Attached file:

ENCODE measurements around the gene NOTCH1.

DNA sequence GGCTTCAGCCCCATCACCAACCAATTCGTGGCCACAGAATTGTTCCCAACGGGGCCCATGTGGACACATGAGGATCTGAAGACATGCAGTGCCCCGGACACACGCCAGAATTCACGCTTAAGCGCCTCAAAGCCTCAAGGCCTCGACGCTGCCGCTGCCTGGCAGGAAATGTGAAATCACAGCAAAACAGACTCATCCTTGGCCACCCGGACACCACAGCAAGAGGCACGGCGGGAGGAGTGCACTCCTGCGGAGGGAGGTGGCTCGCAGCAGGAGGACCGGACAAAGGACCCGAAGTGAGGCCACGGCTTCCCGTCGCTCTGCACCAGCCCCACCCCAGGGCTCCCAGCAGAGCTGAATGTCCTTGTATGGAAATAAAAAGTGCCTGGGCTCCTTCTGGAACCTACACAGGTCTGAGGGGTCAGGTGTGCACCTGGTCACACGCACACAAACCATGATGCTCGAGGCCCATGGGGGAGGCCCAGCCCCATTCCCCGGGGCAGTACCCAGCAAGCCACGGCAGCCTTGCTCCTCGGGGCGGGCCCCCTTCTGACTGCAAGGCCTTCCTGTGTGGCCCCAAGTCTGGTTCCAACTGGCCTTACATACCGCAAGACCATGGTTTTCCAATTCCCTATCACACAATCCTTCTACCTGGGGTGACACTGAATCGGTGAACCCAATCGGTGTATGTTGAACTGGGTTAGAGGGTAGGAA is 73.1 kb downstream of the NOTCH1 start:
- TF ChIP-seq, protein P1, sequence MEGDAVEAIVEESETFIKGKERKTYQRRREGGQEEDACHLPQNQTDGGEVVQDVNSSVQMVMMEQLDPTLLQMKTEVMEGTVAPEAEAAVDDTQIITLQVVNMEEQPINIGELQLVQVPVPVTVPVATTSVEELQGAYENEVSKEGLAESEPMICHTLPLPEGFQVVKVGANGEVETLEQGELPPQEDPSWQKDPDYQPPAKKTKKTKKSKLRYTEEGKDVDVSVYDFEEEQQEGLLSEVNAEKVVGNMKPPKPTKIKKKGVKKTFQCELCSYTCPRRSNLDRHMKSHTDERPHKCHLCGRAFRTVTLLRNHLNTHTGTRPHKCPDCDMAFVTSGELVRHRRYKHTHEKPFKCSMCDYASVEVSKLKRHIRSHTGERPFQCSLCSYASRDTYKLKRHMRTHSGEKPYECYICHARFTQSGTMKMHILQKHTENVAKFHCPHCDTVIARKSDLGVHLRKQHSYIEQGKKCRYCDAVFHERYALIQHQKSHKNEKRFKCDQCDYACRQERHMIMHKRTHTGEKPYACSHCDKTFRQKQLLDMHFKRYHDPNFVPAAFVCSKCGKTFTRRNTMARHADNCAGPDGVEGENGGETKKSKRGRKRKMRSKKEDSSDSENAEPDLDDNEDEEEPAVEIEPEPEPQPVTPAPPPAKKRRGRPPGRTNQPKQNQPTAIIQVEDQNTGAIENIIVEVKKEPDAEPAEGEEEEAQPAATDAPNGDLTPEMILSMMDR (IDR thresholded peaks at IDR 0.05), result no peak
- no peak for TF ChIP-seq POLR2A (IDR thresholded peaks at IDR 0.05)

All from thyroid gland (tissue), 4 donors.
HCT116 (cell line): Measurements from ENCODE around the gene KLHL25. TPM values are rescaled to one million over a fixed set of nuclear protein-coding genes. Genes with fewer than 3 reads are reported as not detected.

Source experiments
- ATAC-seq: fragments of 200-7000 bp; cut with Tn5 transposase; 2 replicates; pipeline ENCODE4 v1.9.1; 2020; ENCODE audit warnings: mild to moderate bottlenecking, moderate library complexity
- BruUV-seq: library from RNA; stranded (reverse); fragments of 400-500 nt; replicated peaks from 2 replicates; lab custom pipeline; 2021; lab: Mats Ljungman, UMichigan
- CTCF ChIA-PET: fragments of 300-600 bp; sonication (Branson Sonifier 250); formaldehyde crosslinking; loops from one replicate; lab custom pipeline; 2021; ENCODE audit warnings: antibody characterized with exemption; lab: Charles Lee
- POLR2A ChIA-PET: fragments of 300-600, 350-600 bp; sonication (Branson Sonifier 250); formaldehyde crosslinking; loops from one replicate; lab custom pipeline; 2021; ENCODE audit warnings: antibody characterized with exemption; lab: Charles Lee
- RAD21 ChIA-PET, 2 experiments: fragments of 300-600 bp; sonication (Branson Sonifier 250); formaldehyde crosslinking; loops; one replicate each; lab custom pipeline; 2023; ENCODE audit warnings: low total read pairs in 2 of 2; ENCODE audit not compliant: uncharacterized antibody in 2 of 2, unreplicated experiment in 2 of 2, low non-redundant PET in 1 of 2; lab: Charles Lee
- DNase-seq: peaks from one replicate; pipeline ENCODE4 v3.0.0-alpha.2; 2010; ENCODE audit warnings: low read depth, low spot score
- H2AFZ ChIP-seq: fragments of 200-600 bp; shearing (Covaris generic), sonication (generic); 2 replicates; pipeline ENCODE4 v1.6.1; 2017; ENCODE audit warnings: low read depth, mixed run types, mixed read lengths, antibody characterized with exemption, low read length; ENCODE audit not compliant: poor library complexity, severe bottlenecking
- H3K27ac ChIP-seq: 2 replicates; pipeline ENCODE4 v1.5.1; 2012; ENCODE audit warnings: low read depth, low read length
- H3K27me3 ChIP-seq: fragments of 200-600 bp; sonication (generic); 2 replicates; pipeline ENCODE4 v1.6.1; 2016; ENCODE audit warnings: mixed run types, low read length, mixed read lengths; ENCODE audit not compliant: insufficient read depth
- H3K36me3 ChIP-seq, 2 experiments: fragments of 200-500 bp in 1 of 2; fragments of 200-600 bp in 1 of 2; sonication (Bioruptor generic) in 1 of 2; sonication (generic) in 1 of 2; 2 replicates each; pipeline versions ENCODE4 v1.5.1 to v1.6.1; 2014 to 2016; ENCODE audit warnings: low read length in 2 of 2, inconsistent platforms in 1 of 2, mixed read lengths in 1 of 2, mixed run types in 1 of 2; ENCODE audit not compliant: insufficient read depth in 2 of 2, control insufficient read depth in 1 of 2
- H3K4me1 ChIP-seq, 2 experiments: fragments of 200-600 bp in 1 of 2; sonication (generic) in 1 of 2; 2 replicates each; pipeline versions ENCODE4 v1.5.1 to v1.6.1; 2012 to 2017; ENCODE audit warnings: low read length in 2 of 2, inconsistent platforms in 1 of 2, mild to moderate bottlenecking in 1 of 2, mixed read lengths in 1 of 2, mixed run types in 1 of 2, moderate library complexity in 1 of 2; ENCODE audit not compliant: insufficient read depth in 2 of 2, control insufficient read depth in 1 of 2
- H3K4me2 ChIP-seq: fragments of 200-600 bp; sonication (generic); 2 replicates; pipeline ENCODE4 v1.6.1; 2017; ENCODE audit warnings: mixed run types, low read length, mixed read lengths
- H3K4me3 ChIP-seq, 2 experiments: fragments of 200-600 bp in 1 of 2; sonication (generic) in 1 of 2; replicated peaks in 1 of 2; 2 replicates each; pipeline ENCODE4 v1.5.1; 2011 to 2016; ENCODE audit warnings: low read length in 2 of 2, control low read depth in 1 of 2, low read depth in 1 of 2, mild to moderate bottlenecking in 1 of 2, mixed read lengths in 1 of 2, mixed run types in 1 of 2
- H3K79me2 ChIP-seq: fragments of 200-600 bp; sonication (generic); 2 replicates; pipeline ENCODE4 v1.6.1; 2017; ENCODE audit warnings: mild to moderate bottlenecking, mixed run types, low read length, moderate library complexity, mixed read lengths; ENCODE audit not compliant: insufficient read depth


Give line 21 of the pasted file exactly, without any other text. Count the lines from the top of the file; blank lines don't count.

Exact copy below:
- H3K79me2 ChIP-seq: fragments of 200-600 bp; sonication (generic); 2 replicates; pipeline ENCODE4 v1.6.1; 2017; ENCODE audit warnings: mild to moderate bottlenecking, mixed run types, low read length, moderate library complexity, mixed read lengths; ENCODE audit not compliant: insufficient read depth